VLADIMIR

Krevchinsky froze
his ass off on the Siberian plain.
The gray concrete box
was traded for concrete gray skies,
the whistle of the truncheon
gives way to winter’s blasts.
It was in many ways easier
when the beatings came
neatly marking the days
dividing days between pain
and exhaustion, all under
the watchful eye
of the meek incandescent sun
dangling from the ceiling.
In the camp day and night
are reflections of an unseen clock,
seasons slide
from discontent to depression.
The prison of the body is finite
built block on block,
the prison of the soul
is vast, empty, dissipating life.


First appeared in HazMat Review, Vol. 1, No. 2 (1996) and later in Legal Studies Forum, Vol. 30, Nos. 1-2 (2006).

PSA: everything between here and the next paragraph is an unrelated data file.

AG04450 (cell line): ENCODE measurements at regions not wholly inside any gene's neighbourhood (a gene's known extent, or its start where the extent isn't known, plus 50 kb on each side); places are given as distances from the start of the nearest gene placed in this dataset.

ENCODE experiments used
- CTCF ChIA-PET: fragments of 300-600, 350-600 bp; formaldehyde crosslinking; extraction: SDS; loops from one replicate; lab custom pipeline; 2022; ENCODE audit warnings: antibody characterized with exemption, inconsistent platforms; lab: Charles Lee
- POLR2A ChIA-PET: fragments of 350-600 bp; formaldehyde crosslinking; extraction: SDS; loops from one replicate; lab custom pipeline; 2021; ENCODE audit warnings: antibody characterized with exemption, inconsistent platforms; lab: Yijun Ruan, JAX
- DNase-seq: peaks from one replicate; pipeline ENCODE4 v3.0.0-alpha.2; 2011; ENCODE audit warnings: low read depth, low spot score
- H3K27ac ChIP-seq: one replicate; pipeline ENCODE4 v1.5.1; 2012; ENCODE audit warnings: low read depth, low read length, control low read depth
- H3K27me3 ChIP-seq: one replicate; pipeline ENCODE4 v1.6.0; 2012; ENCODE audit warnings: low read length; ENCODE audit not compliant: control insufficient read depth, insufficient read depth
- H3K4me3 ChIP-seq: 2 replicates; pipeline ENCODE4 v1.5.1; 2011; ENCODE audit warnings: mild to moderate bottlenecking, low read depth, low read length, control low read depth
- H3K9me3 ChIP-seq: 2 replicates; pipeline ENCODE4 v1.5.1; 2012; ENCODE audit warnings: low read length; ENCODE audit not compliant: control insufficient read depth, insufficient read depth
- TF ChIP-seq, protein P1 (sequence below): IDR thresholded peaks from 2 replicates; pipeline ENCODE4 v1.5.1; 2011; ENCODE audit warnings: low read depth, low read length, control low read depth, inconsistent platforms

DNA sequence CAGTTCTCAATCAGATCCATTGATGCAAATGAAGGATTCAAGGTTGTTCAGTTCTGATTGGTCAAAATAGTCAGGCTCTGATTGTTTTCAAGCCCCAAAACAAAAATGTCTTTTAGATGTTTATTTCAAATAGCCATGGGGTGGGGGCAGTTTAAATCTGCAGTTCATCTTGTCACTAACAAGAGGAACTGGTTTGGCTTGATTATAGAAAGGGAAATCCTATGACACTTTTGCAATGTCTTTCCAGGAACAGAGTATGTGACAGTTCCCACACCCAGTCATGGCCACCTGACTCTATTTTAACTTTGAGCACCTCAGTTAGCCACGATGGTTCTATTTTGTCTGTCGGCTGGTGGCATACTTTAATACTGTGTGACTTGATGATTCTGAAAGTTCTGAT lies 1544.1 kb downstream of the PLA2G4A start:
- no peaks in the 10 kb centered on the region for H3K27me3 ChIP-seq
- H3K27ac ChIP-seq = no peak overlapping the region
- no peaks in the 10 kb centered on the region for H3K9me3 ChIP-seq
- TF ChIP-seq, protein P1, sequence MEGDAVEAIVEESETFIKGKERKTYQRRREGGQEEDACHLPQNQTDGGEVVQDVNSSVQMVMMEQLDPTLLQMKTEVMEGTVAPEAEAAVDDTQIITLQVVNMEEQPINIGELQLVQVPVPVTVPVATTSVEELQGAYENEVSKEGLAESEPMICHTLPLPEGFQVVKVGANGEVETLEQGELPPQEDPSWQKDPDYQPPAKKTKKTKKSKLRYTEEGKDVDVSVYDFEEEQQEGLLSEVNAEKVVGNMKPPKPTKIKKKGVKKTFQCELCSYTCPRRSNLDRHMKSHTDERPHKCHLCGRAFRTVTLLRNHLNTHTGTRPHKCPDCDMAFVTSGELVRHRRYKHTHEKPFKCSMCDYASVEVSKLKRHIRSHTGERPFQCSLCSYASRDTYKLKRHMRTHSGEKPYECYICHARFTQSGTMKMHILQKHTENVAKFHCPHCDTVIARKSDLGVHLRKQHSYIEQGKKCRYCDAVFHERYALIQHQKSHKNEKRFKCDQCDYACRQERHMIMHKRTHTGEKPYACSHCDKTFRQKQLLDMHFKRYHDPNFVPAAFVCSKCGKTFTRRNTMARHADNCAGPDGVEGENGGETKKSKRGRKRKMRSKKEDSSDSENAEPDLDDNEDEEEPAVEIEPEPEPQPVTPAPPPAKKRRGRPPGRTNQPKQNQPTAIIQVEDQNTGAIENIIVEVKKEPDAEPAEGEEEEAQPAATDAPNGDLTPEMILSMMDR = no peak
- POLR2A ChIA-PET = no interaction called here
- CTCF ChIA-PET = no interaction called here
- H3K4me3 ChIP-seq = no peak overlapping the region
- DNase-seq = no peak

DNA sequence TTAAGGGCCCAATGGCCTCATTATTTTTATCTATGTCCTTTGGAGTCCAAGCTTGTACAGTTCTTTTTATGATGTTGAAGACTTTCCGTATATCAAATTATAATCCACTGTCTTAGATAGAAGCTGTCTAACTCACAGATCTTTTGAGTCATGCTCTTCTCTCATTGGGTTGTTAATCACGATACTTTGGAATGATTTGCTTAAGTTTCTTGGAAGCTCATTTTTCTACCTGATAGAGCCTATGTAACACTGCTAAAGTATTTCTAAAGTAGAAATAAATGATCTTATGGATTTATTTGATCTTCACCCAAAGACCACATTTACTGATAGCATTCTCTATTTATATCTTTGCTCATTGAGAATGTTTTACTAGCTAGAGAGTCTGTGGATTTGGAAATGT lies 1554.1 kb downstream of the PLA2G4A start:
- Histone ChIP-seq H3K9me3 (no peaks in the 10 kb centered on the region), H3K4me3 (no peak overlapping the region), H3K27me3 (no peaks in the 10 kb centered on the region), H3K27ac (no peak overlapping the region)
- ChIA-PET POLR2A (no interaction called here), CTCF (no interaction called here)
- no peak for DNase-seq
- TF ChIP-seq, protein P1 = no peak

WORD

If I asked you for one word
how would you answer?
In your dreams, do you have
both arms, can you write
your thoughts on a scrap
of paper and tuck it away?
You had a lover, once,
and he would trace
his finger along your thigh.
Do you miss that touch
as you rub the jagged scar?
Can you taste the lamb
simmered slowly, fragrant,
the sauce dredged
by the crusty bread,
or do you only taste
the hard tack tossed
from the truck?
If they gave you
back your tongue
and I asked you for one word
how would you answer?


First published in “Eureka Literary Magazine, Vol. 5, No. 2,(c) 1997, Eureka CollegeĀ